The translation project is “Free For All”, so feel free to contribute if you want Spotweb Filter Creator translated in your own native language :-)
Downloads for Windows, Linux and Raspberry Pi are available at the Spotweb Filter Creator project page.
Today, I’ve managed to build a version of Spotweb Filter Creator for the Raspberry Pi.
I’ve built and tested it on the recommended OS: Raspbian Wheezy.
To download and install Raspbian Wheezy, visit the downloads section of the Raspberry Pi website: http://www.raspberrypi.org/downloads
For the Raspberry Pi owners who want to play around with it, head over to the Spotweb Filter Creator project page, and download the RPi version.
Today, Spotweb Filter Creator 0.3.0 has been released.
This is a bug-fix release. With the previous version, it was possible in some scenarios to get filter items with non-unique ID’s. This would confuse Spotweb when uploading the filters, and some sub-filters could be appended to the wrong top filter, when working with nested filter items.
I also added a spotwebfc.sh wrapper script for the Linux version to make it possible to start Spotweb Filter Creator even if the Qt libraries are not installed on the system. By starting Spotweb Filter Creator with spotwebfc.sh, the bundled Qt libraries in the “lib” folder will be loaded.
Downloads are available at the Spotweb Filter Creator project page.
Due to a request in the comments at the Spotweb Filter Creator page I have created a version of Spotweb Filter Creator for Linux 64-bit.
First, I must say that I am very unfamiliar with packaging/distribution of Linux tools.
After some time reading on the net, I figured out that creating a .tar.gz is probably the quickest and most easy way to success, although I realize it’s probably not as fancy as a .deb package.
I’ve tested the package on a clean install of Ubuntu 12.04 64-bit and it worked fine!
The alpha tag (a) is added in the version because I am still a little bit cautious ;)
Here’s a screenshot of Spotweb Filter Creator running on Ubuntu 12.04.
If you are running a Linux distribution, download the brand new Spotweb Filter Creator for Linux from the Spotweb Filter Creator project page.
Feedback in the comments is always welcome :-)
Update: The 32-bit version (x86) of Spotweb Filter Creator is also available now.
Some weeks ago I bought a NAS from QNAP, the 2-bay TS-212 version.
Along with this device I purchased a 3TB Seagate HDD, model ST3000DM001.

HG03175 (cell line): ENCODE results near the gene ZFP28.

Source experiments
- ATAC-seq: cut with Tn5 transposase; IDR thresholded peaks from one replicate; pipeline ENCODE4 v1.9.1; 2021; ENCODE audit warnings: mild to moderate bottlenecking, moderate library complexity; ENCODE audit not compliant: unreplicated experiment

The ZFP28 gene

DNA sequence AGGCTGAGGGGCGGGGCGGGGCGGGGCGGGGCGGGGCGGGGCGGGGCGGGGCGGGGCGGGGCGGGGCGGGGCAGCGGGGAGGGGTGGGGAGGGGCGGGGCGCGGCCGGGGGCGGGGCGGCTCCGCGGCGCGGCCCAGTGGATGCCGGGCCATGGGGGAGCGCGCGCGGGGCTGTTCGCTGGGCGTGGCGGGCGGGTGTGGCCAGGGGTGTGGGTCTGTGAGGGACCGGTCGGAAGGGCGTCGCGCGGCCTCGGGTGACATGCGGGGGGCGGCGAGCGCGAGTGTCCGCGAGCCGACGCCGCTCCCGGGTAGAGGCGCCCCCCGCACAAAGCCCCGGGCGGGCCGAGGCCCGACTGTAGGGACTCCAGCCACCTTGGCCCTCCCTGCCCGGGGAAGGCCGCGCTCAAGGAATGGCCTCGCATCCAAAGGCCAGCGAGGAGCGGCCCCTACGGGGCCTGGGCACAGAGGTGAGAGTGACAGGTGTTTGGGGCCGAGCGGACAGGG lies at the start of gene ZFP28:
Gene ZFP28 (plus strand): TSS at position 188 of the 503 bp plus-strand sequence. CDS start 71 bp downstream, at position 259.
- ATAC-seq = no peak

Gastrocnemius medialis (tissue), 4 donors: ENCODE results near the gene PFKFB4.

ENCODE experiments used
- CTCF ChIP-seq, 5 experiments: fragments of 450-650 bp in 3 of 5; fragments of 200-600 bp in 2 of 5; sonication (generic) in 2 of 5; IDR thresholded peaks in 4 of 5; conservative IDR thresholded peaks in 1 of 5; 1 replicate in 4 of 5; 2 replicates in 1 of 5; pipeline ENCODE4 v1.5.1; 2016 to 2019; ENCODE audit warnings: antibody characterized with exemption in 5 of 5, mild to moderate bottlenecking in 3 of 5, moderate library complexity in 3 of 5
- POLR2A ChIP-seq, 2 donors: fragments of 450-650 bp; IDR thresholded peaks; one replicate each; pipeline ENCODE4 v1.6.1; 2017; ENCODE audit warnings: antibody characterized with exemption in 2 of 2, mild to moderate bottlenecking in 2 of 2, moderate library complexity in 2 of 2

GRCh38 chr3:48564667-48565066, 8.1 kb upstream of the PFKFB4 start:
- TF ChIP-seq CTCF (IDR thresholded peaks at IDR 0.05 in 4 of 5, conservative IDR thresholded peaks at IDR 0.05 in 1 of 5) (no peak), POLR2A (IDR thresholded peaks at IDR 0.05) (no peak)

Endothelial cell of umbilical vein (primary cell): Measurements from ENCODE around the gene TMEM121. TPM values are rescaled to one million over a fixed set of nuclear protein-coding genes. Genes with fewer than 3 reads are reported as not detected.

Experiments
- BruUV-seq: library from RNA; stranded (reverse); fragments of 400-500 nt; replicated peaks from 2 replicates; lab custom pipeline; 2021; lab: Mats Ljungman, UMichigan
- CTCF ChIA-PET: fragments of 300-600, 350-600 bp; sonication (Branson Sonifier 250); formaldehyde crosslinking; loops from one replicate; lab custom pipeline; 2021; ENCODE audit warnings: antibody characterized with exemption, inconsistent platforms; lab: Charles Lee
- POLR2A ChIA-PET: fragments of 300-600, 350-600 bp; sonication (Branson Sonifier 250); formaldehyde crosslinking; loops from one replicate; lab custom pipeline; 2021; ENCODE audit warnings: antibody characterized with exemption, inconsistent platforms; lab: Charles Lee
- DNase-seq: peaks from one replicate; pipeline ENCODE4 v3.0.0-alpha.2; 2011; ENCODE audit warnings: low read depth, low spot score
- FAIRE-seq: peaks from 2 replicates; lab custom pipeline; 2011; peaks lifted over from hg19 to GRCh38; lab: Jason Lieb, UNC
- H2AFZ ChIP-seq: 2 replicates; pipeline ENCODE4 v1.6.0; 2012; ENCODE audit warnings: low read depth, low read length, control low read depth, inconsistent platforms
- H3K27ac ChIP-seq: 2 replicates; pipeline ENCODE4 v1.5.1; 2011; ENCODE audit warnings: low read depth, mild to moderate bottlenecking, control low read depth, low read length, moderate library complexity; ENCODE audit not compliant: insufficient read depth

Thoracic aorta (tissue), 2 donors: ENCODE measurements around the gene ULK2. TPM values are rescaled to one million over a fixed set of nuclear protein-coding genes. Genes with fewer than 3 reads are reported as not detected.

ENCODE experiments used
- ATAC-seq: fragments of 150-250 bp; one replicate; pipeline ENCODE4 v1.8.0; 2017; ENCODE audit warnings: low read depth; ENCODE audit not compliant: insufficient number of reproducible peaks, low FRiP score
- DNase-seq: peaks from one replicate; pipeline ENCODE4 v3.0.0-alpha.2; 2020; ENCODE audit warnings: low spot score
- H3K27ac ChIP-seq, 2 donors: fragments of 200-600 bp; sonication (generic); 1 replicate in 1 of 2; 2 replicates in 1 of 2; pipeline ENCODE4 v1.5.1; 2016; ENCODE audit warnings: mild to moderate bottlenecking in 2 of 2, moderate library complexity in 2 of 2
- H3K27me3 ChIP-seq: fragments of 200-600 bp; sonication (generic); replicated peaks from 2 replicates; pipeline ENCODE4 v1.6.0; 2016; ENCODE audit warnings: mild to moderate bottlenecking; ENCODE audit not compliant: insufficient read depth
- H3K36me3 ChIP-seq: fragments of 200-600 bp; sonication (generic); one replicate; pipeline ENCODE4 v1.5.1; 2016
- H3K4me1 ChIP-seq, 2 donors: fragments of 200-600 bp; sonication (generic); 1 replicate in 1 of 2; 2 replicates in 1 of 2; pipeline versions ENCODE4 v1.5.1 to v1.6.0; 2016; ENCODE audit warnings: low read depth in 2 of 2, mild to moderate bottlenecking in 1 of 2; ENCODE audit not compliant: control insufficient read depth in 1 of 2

On the QNAP website, I read that this particular HDD needed a firmware update to work properly.
My Seagate drive was packed with firmware CC4B, which for some reason was not eligible for updating to CC4H.
I decided to stick the HDD into the QNAP NAS and see what happens.
Initially I installed firmware version 3.8.0 on the QNAP NAS, last week I did the update to version 3.8.1 which went far from flawless.
The update failed the first (live-update) and second (manual update) time, but for some reason after the third time trying to install the update manually, it succeeded.
Now, with version 3.8.1 installed, I noticed a big annoyance.
It’s the terrible sound that the Seagate ST3000DM001 is making. Almost every time the NAS is trying to access the HDD, it makes a very loud “chirp” sound. It drove me crazy, and went to search for solutions, because it didn’t sound very healthy.
Last Friday I decided to upgrade to Windows 8, not on my netbook I wrote about here, but on my main desktop PC.
I was anxious to do an upgrade installation, I expected lots of trouble with existing already installed applications. I really do NOT prefer “upgrade” installation types. I prefer clean installs. But to be able to use the upgrade offer for €29,99 you have to do the nasty method of installing Windows 8 Pro on top of a qualified OS.
The upgrade took some time, finally arrived at Windows 8, I checked what applications were still working, and which stopped working properly.
Surprisingly almost all applications worked as they should, but I have found one application which does not work anymore after the upgrade. Guess which one? You are right, Microsoft’s own awful browser Internet Explorer 10 doesn’t work on Windows 8 (on my PC). It’s really mind-boggling that Microsoft can’t get their own stuff working properly after an upgrade.